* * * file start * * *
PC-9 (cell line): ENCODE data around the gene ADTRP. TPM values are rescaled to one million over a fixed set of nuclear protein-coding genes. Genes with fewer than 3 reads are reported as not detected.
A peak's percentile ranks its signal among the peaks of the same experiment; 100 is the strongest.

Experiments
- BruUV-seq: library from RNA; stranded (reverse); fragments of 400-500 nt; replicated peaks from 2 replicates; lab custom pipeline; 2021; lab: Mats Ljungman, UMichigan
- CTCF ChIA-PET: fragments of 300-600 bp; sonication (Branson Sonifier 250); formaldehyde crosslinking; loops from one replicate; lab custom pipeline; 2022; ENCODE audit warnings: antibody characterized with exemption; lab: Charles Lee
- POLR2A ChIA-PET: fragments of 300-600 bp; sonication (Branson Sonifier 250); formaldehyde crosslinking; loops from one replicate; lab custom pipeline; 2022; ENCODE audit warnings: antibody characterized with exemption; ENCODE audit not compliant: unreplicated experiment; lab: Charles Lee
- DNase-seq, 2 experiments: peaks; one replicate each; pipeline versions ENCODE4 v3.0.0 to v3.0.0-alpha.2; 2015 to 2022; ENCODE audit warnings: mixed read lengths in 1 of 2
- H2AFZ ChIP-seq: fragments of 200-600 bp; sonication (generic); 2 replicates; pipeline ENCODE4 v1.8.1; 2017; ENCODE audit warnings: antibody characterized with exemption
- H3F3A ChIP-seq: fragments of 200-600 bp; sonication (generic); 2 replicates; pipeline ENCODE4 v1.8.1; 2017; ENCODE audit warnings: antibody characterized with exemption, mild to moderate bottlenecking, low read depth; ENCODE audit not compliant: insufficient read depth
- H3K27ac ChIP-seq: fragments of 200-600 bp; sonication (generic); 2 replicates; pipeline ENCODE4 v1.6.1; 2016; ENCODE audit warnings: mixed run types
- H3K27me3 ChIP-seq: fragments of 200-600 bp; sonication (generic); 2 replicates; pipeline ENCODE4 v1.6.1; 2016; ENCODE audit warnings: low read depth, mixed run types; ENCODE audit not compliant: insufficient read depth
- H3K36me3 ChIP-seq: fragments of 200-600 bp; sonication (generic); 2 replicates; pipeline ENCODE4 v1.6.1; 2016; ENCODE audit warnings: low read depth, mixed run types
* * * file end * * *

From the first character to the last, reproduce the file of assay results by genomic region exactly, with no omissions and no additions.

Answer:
PC-9 (cell line): ENCODE data around the gene ADTRP. TPM values are rescaled to one million over a fixed set of nuclear protein-coding genes. Genes with fewer than 3 reads are reported as not detected.
A peak's percentile ranks its signal among the peaks of the same experiment; 100 is the strongest.

Experiments
- BruUV-seq: library from RNA; stranded (reverse); fragments of 400-500 nt; replicated peaks from 2 replicates; lab custom pipeline; 2021; lab: Mats Ljungman, UMichigan
- CTCF ChIA-PET: fragments of 300-600 bp; sonication (Branson Sonifier 250); formaldehyde crosslinking; loops from one replicate; lab custom pipeline; 2022; ENCODE audit warnings: antibody characterized with exemption; lab: Charles Lee
- POLR2A ChIA-PET: fragments of 300-600 bp; sonication (Branson Sonifier 250); formaldehyde crosslinking; loops from one replicate; lab custom pipeline; 2022; ENCODE audit warnings: antibody characterized with exemption; ENCODE audit not compliant: unreplicated experiment; lab: Charles Lee
- DNase-seq, 2 experiments: peaks; one replicate each; pipeline versions ENCODE4 v3.0.0 to v3.0.0-alpha.2; 2015 to 2022; ENCODE audit warnings: mixed read lengths in 1 of 2
- H2AFZ ChIP-seq: fragments of 200-600 bp; sonication (generic); 2 replicates; pipeline ENCODE4 v1.8.1; 2017; ENCODE audit warnings: antibody characterized with exemption
- H3F3A ChIP-seq: fragments of 200-600 bp; sonication (generic); 2 replicates; pipeline ENCODE4 v1.8.1; 2017; ENCODE audit warnings: antibody characterized with exemption, mild to moderate bottlenecking, low read depth; ENCODE audit not compliant: insufficient read depth
- H3K27ac ChIP-seq: fragments of 200-600 bp; sonication (generic); 2 replicates; pipeline ENCODE4 v1.6.1; 2016; ENCODE audit warnings: mixed run types
- H3K27me3 ChIP-seq: fragments of 200-600 bp; sonication (generic); 2 replicates; pipeline ENCODE4 v1.6.1; 2016; ENCODE audit warnings: low read depth, mixed run types; ENCODE audit not compliant: insufficient read depth
- H3K36me3 ChIP-seq: fragments of 200-600 bp; sonication (generic); 2 replicates; pipeline ENCODE4 v1.6.1; 2016; ENCODE audit warnings: low read depth, mixed run types